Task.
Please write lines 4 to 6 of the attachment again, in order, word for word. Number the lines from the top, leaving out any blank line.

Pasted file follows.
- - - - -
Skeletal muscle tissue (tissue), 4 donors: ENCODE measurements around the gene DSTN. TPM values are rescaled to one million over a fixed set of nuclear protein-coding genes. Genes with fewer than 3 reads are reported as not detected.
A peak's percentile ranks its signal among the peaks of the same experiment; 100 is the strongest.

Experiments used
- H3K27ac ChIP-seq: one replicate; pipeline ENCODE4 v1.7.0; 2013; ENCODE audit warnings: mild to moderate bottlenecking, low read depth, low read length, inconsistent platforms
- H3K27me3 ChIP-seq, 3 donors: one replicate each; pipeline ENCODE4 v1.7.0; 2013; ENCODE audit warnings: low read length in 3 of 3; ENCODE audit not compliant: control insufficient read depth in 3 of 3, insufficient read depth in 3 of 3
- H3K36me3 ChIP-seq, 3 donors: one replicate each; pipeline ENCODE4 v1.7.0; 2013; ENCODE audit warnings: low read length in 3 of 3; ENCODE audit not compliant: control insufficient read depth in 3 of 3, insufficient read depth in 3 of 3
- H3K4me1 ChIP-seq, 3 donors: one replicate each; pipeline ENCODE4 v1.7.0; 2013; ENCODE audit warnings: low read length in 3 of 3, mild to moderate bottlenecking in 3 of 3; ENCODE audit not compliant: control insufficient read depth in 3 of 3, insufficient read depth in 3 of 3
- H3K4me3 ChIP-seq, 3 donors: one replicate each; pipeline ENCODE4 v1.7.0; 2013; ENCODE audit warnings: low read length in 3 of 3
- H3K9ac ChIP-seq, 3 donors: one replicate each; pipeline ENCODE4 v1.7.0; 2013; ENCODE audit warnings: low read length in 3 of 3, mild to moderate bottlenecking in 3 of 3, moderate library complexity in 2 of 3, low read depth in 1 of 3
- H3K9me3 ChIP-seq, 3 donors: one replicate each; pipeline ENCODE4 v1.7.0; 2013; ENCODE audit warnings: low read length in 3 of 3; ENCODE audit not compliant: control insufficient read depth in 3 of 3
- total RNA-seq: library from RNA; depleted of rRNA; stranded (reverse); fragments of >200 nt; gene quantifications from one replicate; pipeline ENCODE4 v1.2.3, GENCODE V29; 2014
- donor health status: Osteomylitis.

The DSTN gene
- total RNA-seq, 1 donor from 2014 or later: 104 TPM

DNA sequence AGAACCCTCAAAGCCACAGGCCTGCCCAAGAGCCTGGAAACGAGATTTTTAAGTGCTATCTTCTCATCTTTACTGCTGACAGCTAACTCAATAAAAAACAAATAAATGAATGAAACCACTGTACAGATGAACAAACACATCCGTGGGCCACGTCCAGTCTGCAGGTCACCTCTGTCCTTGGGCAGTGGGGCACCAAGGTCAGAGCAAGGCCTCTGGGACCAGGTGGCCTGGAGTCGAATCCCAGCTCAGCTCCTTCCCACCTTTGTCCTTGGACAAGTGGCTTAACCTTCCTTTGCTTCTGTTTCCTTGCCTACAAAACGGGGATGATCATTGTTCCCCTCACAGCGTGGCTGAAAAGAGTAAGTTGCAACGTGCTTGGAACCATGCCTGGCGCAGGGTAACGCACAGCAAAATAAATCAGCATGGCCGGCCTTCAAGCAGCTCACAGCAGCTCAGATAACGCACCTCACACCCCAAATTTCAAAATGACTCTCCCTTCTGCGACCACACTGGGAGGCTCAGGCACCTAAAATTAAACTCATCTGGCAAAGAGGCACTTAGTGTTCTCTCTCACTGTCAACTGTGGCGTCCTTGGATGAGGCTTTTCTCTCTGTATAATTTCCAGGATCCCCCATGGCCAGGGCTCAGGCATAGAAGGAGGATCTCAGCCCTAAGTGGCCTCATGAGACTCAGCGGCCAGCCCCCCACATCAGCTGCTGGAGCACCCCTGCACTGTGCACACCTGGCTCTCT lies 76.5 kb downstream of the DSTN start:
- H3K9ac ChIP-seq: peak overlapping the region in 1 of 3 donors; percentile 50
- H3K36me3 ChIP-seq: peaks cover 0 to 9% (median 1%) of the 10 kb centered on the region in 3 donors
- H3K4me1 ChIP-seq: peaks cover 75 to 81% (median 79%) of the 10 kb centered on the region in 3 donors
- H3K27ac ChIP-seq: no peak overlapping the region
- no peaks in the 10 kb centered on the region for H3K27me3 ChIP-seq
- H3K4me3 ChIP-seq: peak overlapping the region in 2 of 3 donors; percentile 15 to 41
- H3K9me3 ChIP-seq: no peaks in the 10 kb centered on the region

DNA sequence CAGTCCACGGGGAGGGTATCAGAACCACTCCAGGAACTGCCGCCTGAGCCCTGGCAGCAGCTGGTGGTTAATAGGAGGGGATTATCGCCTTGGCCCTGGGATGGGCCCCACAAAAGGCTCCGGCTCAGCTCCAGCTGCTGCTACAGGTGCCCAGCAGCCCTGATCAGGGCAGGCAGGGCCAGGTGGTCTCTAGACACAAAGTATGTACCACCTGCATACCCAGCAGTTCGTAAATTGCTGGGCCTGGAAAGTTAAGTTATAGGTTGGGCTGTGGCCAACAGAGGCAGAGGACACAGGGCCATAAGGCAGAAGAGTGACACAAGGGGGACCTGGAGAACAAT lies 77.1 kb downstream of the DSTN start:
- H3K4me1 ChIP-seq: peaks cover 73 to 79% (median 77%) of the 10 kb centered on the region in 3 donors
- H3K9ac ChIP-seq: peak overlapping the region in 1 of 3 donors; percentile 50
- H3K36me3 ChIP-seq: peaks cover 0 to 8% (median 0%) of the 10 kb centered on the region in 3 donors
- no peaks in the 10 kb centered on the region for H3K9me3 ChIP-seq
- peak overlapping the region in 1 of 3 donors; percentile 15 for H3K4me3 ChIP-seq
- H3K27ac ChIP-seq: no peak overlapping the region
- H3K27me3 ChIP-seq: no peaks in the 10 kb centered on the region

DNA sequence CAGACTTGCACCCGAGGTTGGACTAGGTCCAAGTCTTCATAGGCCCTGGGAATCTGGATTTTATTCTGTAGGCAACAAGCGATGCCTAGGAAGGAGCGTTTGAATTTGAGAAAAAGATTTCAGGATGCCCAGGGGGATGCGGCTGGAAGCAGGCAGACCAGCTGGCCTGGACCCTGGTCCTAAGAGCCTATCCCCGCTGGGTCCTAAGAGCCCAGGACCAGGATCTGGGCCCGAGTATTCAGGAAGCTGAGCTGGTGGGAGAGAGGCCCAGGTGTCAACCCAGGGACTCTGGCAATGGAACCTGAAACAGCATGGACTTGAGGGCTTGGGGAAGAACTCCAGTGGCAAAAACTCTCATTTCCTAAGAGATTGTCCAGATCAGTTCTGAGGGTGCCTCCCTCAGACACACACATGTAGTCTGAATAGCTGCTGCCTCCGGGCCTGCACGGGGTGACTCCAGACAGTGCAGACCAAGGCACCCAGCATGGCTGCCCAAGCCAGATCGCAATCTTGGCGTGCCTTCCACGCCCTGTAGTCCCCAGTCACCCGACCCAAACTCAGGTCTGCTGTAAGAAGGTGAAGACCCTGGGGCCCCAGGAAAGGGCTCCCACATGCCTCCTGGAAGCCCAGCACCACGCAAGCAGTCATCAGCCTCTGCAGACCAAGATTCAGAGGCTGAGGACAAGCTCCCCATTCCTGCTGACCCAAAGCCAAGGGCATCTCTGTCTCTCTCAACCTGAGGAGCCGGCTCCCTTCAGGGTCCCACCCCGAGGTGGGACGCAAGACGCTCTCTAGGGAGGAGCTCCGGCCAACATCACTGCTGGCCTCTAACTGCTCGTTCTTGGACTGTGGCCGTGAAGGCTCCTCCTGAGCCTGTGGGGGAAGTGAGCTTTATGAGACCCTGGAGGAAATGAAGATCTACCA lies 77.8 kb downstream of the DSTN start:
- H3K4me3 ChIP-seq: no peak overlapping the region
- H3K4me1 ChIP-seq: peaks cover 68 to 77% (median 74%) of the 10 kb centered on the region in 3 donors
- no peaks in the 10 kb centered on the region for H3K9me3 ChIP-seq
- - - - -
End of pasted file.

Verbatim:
- H3K27ac ChIP-seq: one replicate; pipeline ENCODE4 v1.7.0; 2013; ENCODE audit warnings: mild to moderate bottlenecking, low read depth, low read length, inconsistent platforms
- H3K27me3 ChIP-seq, 3 donors: one replicate each; pipeline ENCODE4 v1.7.0; 2013; ENCODE audit warnings: low read length in 3 of 3; ENCODE audit not compliant: control insufficient read depth in 3 of 3, insufficient read depth in 3 of 3
- H3K36me3 ChIP-seq, 3 donors: one replicate each; pipeline ENCODE4 v1.7.0; 2013; ENCODE audit warnings: low read length in 3 of 3; ENCODE audit not compliant: control insufficient read depth in 3 of 3, insufficient read depth in 3 of 3